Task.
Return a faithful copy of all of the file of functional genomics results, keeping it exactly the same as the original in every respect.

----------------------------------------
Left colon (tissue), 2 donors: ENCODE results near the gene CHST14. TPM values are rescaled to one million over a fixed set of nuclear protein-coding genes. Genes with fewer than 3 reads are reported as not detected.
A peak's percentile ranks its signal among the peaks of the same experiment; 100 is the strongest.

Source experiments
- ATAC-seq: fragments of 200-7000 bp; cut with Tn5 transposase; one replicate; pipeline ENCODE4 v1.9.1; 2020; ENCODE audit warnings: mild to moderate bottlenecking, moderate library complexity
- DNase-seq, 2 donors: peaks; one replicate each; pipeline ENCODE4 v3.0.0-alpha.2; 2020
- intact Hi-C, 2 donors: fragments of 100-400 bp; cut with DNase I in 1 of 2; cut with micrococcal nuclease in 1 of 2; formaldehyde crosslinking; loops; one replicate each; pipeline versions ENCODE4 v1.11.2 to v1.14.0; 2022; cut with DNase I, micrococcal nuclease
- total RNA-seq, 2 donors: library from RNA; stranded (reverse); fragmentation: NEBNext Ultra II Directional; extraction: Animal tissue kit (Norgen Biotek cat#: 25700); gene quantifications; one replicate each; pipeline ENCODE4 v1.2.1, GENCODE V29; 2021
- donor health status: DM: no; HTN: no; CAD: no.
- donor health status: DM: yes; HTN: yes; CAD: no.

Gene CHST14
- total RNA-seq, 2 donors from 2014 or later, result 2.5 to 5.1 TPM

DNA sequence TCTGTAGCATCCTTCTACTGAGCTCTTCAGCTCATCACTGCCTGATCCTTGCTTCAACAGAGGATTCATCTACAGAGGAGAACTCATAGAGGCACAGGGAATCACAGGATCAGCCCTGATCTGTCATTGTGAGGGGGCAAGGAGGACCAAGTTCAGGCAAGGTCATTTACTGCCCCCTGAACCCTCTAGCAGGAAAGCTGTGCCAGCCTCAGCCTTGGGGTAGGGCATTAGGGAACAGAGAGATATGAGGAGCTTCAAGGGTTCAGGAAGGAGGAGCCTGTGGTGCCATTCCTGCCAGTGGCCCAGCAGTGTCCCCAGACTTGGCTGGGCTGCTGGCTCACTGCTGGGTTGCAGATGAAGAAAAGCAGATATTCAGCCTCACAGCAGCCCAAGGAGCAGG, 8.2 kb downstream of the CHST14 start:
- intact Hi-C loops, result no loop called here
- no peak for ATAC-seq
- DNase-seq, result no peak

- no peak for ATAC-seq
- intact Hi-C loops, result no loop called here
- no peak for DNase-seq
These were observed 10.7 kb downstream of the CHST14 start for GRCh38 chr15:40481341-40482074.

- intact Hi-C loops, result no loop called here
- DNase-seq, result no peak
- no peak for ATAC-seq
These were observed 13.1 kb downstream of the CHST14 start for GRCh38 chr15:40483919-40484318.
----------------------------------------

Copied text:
Left colon (tissue), 2 donors: ENCODE results near the gene CHST14. TPM values are rescaled to one million over a fixed set of nuclear protein-coding genes. Genes with fewer than 3 reads are reported as not detected.
A peak's percentile ranks its signal among the peaks of the same experiment; 100 is the strongest.

Source experiments
- ATAC-seq: fragments of 200-7000 bp; cut with Tn5 transposase; one replicate; pipeline ENCODE4 v1.9.1; 2020; ENCODE audit warnings: mild to moderate bottlenecking, moderate library complexity
- DNase-seq, 2 donors: peaks; one replicate each; pipeline ENCODE4 v3.0.0-alpha.2; 2020
- intact Hi-C, 2 donors: fragments of 100-400 bp; cut with DNase I in 1 of 2; cut with micrococcal nuclease in 1 of 2; formaldehyde crosslinking; loops; one replicate each; pipeline versions ENCODE4 v1.11.2 to v1.14.0; 2022; cut with DNase I, micrococcal nuclease
- total RNA-seq, 2 donors: library from RNA; stranded (reverse); fragmentation: NEBNext Ultra II Directional; extraction: Animal tissue kit (Norgen Biotek cat#: 25700); gene quantifications; one replicate each; pipeline ENCODE4 v1.2.1, GENCODE V29; 2021
- donor health status: DM: no; HTN: no; CAD: no.
- donor health status: DM: yes; HTN: yes; CAD: no.

Gene CHST14
- total RNA-seq, 2 donors from 2014 or later, result 2.5 to 5.1 TPM

DNA sequence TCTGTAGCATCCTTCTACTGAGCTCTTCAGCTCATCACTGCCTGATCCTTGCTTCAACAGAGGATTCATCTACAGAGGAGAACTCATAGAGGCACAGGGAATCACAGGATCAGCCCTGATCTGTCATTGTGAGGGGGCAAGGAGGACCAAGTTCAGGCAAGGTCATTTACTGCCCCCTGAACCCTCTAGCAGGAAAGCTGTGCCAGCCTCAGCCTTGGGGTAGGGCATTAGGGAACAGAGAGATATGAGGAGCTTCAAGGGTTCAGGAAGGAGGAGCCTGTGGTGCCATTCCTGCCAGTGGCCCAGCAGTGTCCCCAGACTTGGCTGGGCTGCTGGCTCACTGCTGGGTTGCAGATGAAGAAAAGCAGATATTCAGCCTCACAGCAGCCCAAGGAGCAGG, 8.2 kb downstream of the CHST14 start:
- intact Hi-C loops, result no loop called here
- no peak for ATAC-seq
- DNase-seq, result no peak

- no peak for ATAC-seq
- intact Hi-C loops, result no loop called here
- no peak for DNase-seq
These were observed 10.7 kb downstream of the CHST14 start for GRCh38 chr15:40481341-40482074.

- intact Hi-C loops, result no loop called here
- DNase-seq, result no peak
- no peak for ATAC-seq
These were observed 13.1 kb downstream of the CHST14 start for GRCh38 chr15:40483919-40484318.